5) Stir well, and let the gesso sit for 20-40 minutes in a warm-ish place (mine was outside in 50°F weather, so… I let it cool for less time). Although the gesso should be warm (it will start to jell and curdle as it cools), too warm will result in more air bubbles. However, when the gesso begins to cool, did I mention the curdling/jelling? It's problematic. If you happen to have a little plug-in stove that can be put where you're working, or are working in your kitchen, you may be able to warm the gesso ever-so-slightly and whisk like mad (reminder: your whisk should only be for art use) to try and get it all milky again. Even so, un-jelling/curdling might not happen. You need to work with a swift, steady hand, with even brush strokes in a single direction on each application. If you apply helter-skelter, you will understand why I say not to do it. But then it will be toooooooo late, and in order to get that panel back in working order, you, some sandpaper and a sanding block are going to spend some quality time together.

6) Paint each panel on one side, with brush strokes going the same way. Make sure to paint in order. When finished, turn the panels, and paint each panel on the other side (this will prevent warping, and allow for both sides to be used, which is particularly useful when you’re doing sketches).

7) On the second coat, paint with brush strokes that are vertical to the first coat’s horizontal, or horizontal to the first coat’s vertical. Do both sides. Again.

8) Do 3-5 coats, depending on how quickly the gesso cools. As it cools, it will be harder to paint on a smooth coat; it will become curdy. Better to skip the 4th coat than paint on an enormously lumpy coat, because it will just add time- and lots of it- to the sanding process.

9) let the panels sit for 48-96 hours (72 and more is better) in a dry place to cure.

10) Sand (I use 180 and then 220 sandpaper) in a well-ventilated space (it'll be messy) and wipe down before use.


Unknown said...


damn - talk about a project. i'd make pastry before i did this...

about 4 years ago i decided to paint. and i don't paint. but i had some disposable income to kick around and well, i dropped a ton of $ on canvases, paint, brushes, easel, drop cloth, etc etc etc etc...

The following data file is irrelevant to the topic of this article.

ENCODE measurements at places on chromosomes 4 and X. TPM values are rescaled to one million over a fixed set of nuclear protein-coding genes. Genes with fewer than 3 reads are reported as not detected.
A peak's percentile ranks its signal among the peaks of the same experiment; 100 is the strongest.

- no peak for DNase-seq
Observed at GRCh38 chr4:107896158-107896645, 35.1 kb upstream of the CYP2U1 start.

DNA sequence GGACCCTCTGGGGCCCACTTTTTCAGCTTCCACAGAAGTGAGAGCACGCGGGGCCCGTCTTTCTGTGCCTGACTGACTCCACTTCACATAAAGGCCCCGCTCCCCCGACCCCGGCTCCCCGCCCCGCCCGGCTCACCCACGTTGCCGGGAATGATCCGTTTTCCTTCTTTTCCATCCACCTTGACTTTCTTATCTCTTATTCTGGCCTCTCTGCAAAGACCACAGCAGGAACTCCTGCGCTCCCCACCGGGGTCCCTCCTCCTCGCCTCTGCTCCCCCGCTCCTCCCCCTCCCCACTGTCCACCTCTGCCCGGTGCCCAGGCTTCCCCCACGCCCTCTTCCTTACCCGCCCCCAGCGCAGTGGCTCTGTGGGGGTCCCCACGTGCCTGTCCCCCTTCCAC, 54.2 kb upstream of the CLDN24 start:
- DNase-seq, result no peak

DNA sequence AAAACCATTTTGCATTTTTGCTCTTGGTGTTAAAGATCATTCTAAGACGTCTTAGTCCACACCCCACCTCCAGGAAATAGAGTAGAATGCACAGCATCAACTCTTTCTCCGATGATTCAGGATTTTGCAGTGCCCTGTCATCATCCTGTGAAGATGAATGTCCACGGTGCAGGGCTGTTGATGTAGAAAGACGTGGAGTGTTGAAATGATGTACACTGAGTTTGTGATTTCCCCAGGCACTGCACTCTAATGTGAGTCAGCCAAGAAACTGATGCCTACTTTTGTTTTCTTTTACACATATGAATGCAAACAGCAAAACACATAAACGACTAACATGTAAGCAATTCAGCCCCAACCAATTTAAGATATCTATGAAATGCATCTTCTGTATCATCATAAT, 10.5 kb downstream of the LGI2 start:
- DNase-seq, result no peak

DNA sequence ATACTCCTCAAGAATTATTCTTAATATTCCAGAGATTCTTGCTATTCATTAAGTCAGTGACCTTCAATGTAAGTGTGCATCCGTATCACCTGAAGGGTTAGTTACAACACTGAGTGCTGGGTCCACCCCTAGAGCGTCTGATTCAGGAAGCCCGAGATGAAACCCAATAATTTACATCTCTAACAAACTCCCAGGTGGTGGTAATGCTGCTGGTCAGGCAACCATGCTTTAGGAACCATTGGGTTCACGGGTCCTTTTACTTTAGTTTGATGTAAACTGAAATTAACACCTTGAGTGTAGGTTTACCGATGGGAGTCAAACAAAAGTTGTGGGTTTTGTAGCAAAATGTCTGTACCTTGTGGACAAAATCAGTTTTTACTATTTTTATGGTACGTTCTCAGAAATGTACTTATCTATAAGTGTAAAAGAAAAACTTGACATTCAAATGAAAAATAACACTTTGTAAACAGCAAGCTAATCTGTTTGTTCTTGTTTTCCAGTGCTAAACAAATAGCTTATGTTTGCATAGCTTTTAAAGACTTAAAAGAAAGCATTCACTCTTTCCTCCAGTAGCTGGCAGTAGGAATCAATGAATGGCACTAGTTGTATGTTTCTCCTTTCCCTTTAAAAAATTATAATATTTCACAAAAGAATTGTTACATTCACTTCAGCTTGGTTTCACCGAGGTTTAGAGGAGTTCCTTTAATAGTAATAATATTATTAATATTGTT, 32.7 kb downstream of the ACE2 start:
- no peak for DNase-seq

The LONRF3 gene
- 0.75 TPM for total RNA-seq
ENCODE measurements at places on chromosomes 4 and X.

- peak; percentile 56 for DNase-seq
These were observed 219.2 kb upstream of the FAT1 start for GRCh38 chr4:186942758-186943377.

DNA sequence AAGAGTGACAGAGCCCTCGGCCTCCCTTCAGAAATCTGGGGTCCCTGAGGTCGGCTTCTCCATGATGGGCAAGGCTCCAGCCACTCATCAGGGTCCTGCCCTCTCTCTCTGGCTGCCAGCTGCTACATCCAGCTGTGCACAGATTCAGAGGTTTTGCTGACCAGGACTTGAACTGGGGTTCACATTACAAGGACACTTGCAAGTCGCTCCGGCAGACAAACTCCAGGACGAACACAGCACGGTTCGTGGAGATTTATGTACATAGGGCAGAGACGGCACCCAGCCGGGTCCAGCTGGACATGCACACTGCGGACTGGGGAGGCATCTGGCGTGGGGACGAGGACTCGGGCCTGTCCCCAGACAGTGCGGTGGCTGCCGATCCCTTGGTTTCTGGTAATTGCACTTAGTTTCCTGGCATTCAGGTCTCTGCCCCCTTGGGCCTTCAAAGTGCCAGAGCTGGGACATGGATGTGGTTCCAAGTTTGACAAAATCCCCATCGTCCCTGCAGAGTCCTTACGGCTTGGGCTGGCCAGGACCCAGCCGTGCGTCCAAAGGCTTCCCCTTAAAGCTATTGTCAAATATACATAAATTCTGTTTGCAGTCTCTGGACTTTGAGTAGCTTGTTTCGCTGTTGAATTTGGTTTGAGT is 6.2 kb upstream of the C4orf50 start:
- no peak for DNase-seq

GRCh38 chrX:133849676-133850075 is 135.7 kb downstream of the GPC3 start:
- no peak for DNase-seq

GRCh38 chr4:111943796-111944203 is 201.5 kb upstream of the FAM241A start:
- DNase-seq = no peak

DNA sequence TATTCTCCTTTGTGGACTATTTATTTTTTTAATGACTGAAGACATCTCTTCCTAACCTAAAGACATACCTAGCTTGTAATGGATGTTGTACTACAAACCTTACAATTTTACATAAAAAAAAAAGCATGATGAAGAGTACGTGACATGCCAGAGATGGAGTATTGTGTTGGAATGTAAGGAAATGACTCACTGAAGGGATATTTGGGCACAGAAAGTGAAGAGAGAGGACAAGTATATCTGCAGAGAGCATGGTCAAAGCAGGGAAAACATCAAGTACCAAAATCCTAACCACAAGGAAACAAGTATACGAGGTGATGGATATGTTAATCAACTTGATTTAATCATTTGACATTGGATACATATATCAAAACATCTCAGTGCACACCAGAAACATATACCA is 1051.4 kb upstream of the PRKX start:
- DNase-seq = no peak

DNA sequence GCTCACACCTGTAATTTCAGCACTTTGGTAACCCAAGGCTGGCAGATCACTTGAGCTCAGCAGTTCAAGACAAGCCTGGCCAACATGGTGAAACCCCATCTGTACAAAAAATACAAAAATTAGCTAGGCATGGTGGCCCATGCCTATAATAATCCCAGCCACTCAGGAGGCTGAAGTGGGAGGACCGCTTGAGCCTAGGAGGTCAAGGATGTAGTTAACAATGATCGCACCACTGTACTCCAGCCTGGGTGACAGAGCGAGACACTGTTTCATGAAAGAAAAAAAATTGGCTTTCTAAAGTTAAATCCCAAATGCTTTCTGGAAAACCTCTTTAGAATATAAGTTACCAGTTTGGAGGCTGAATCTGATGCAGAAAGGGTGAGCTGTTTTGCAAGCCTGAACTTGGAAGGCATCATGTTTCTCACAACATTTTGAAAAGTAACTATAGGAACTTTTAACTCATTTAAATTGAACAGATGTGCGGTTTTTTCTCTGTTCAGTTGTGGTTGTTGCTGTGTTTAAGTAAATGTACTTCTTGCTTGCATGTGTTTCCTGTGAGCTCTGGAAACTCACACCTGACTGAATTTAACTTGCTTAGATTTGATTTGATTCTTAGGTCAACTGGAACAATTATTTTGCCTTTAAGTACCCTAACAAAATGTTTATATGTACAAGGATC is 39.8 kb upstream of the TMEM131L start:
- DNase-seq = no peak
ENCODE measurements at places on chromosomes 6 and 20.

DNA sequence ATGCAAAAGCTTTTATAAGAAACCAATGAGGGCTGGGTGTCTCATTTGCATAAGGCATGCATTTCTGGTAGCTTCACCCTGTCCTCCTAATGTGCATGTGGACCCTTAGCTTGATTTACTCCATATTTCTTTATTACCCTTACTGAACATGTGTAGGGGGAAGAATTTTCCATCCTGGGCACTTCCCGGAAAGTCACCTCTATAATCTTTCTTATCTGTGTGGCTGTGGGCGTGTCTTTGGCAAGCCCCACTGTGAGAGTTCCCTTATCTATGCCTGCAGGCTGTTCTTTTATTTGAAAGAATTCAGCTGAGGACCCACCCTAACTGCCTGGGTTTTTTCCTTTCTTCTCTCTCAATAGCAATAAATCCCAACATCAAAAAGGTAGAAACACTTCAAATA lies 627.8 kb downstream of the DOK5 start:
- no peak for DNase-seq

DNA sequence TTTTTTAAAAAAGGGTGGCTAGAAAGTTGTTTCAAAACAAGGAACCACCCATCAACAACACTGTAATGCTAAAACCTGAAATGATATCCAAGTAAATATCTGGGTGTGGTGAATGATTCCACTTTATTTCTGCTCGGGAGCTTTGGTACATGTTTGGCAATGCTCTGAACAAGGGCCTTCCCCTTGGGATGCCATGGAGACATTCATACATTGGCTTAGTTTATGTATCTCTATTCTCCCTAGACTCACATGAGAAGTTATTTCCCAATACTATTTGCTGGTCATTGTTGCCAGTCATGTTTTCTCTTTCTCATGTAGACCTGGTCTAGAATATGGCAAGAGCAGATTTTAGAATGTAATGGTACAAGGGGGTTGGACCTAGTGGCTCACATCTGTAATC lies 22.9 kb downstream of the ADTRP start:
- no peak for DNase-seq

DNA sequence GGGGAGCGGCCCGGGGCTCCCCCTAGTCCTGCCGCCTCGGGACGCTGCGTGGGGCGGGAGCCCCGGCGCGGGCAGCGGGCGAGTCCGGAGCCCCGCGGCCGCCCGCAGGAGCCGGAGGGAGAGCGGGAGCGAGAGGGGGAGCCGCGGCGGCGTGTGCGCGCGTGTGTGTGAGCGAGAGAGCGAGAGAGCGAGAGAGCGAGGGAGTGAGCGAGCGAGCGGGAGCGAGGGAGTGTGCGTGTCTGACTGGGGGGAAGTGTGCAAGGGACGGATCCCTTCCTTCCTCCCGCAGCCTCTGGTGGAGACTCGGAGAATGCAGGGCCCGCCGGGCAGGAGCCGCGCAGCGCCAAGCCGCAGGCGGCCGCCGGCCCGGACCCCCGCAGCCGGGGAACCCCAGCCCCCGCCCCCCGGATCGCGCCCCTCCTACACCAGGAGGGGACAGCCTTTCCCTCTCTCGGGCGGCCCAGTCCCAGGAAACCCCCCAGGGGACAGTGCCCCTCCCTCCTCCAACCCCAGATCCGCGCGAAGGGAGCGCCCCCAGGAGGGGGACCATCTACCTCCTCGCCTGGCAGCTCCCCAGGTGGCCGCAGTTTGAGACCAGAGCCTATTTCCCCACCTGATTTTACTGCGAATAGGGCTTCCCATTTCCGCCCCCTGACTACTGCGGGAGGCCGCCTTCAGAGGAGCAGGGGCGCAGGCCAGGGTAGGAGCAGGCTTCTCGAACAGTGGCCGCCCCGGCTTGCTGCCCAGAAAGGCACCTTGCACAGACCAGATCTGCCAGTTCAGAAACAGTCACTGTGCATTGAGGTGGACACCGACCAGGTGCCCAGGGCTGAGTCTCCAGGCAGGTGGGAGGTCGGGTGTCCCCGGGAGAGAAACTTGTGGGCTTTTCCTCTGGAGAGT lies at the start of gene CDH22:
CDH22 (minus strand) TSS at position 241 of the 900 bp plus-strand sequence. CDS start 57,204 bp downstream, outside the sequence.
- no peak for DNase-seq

first class all the way

what was i thinking?

i still don't paint...

krysta said...

my daughter goes through canvases like there is no tomorrow. you've given me inspiration and a recipe and i also can save some money1

Meg said...

Claudia- If I didn't love the final surface above any other to paint on, I would rather make pastry, too. But I love that final surface. Plus, with the zinc white in the mix, you can use silverpoint on it.

Krysta- It's a pain. You want it warm enough that it doesn't start to get curd-y, but too hot will give you more air bubbles (and sanding). If you go for it, I'd be happy to answer any questions before you take the plunge.

Anonymous said...


Loved your directions. I use gesso to primer-coat vintage rocking horses before painting and I am always on the hunt for good directions and recipes for traditional mixed gessos.

Thanks for your recipe and directions!


Meg said...

it takes a fair amount of sanding, but it will (I think) hold gilding size as well as paint (if you do any gilding on the horses). But the surface is just unbelievably good (and if you want it absolutely perfect, you can rub it with linen for what will seem like forever once you're done sanding). The drawbacks are the time investment... and sometimes it takes a little practice to get the gesso recipe right.